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Special> Global Financial Crisis> Background
UPDATED: October 25, 2008  
Merrill Lynch & Company Inc.

Merrill Lynch & Company Inc., the third largest U.S. investment bank, is a global financial services firm.

Through its subsidiaries and affiliates, the company provides capital markets services, investment banking and advisory services, wealth management, asset management, insurance, banking and related financial services worldwide. Merrill heralded the idea that everyone, not just the rich, should invest in the financial markets.

The company was founded on Jan. 6, 1914, when Charles E. Merrill opened business at 7 Wall Street in New York City. After Merrill's friend, Edmund C. Lynch, joined him, the company's name in 1915 was officially changed to Merrill, Lynch & Co., which has a comma between Merrill and Lvnch. In 1916, Winthrop H. Smith joined the firm.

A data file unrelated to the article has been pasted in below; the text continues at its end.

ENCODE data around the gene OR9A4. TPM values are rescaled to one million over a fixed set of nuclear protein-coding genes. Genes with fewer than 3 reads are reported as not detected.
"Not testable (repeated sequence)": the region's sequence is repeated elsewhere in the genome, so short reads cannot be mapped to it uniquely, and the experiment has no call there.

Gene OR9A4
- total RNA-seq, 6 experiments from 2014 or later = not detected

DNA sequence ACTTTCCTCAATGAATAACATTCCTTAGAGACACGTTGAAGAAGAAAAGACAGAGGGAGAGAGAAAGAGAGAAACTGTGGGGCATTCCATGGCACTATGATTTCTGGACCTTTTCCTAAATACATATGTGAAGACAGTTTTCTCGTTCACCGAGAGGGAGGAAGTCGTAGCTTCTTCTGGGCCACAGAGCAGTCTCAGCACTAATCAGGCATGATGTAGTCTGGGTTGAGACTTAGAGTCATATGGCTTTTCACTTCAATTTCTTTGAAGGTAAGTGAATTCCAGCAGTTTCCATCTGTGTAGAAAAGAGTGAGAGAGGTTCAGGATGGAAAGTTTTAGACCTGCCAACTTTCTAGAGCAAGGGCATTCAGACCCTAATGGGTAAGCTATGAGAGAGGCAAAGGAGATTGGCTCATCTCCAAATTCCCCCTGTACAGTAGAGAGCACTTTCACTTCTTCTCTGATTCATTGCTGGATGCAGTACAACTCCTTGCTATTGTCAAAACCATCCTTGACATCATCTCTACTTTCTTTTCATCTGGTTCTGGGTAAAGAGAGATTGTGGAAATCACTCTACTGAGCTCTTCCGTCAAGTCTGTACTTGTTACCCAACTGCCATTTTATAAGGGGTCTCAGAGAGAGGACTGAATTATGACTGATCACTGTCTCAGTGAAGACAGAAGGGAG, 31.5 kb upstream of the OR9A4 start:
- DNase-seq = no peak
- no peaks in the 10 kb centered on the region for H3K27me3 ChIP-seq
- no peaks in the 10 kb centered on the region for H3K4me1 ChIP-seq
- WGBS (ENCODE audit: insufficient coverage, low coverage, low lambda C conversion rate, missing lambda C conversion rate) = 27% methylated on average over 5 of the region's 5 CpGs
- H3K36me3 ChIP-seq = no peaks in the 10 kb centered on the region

After merged with E. A. Pierce & Co. and Cassatt & Co. in 1940, and Fenner & Beane joined in 1941, the company became the first on Wall Street to publish an annual fiscal report in 1941.

The company's name was finally changed to Merrill Lynch & Co. in 1952 when Edmund Lynch died, and it was officially incorporated.

Merrill is headquartered in New York City, and occupies the entire 34 stories of the Four World Financial Center building in Manhattan.

It survived wars and the Great Depression, but succumbed as an independent company to the mortgage meltdown that began in mid-2007.

On Sept. 14, 2008, Merrill announced that it had agreed to sell itself to Bank of America Corp. for roughly 44 billion U.S. dollars.

According to the deal, Bank of America will pay 29 dollars per share for the 94-year-old Merrill Lynch, which is 70 percent premium above Merrill's Friday close at 17.05 dollars per share. However, the offer is only two-thirds of Merrill's value of one year ago, and half its all-time peak value of early 2007.

There was a general worry inside the Federal Reserve that Merrill could be the next to face bankruptcy after Lehman. Merrill was forced to sell itself by the Fed, people familiar with the matter said.

(Agencies September 16, 2008)

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